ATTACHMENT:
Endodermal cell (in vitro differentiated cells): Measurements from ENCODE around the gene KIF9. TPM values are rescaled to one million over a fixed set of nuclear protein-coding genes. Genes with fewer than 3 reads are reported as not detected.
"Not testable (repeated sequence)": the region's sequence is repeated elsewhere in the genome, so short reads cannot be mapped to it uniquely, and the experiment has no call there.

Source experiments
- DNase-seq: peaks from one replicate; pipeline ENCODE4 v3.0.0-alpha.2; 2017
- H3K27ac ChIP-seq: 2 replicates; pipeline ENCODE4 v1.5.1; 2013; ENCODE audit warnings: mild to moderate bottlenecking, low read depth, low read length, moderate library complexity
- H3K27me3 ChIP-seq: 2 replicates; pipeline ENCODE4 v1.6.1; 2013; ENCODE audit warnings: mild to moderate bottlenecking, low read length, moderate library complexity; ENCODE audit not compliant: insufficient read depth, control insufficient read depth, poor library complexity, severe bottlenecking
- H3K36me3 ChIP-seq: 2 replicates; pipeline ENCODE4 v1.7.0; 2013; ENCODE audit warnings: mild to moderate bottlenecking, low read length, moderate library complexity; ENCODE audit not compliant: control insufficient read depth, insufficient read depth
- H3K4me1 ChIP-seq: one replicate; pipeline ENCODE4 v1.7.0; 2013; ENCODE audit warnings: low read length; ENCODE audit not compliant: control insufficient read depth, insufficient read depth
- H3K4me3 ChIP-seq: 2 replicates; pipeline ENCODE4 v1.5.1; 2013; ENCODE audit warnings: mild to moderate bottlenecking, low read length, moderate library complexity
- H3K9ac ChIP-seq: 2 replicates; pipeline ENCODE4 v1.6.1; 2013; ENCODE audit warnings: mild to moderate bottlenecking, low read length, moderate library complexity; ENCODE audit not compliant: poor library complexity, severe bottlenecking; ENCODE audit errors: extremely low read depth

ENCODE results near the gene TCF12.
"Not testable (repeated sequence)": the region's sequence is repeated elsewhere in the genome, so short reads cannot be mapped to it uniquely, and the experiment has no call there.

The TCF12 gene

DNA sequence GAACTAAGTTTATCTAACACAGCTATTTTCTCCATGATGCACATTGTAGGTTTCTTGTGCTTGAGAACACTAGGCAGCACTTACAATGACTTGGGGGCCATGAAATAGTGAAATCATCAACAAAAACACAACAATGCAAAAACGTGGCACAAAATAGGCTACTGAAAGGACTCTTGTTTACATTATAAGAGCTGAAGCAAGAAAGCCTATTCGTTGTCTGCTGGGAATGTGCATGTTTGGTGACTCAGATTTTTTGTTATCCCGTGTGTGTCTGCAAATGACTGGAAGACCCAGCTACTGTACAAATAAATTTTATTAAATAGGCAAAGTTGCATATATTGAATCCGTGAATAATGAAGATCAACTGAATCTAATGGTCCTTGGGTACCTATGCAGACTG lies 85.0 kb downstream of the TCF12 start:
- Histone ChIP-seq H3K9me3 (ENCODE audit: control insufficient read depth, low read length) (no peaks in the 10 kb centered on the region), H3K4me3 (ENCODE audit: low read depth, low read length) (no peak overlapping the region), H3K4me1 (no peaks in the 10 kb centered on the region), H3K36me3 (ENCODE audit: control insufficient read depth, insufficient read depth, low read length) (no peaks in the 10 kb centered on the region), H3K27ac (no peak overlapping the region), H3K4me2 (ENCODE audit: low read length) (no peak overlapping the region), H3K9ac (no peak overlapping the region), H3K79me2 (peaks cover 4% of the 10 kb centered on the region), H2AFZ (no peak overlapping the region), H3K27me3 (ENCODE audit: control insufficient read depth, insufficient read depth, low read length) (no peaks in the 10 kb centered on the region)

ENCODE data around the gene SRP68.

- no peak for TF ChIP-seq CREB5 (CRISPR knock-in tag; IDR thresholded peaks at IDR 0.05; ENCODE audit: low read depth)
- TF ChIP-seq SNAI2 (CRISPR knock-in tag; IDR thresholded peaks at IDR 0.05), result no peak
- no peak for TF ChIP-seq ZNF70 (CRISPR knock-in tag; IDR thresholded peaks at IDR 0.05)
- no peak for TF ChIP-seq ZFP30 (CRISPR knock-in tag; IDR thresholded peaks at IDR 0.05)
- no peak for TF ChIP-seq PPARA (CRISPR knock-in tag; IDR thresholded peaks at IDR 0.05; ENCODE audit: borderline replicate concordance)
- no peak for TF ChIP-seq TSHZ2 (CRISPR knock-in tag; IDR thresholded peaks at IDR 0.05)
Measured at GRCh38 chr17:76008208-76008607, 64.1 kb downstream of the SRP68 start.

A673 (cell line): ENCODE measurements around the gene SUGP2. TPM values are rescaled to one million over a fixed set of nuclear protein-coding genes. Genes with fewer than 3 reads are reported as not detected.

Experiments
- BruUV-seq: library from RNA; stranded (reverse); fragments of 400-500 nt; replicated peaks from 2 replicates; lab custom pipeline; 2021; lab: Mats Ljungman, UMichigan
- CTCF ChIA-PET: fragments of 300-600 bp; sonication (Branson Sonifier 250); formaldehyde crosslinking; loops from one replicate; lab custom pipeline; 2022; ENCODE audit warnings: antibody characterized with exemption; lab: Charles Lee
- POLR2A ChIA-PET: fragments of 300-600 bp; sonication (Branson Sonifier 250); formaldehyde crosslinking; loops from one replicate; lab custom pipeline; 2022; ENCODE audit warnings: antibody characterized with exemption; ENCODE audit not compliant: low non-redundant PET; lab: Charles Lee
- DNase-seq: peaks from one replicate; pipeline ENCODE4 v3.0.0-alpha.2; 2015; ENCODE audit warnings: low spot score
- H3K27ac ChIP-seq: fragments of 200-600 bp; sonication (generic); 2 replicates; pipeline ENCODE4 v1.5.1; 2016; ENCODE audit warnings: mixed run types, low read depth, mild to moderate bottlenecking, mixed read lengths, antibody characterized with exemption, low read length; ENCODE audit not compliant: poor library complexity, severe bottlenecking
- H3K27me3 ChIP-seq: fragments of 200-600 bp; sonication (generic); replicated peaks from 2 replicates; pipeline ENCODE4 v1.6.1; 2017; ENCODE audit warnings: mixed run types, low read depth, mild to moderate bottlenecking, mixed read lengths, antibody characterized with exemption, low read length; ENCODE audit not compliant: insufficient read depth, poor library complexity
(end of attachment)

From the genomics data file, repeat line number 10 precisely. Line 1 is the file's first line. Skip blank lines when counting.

- H3K9ac ChIP-seq: 2 replicates; pipeline ENCODE4 v1.6.1; 2013; ENCODE audit warnings: mild to moderate bottlenecking, low read length, moderate library complexity; ENCODE audit not compliant: poor library complexity, severe bottlenecking; ENCODE audit errors: extremely low read depth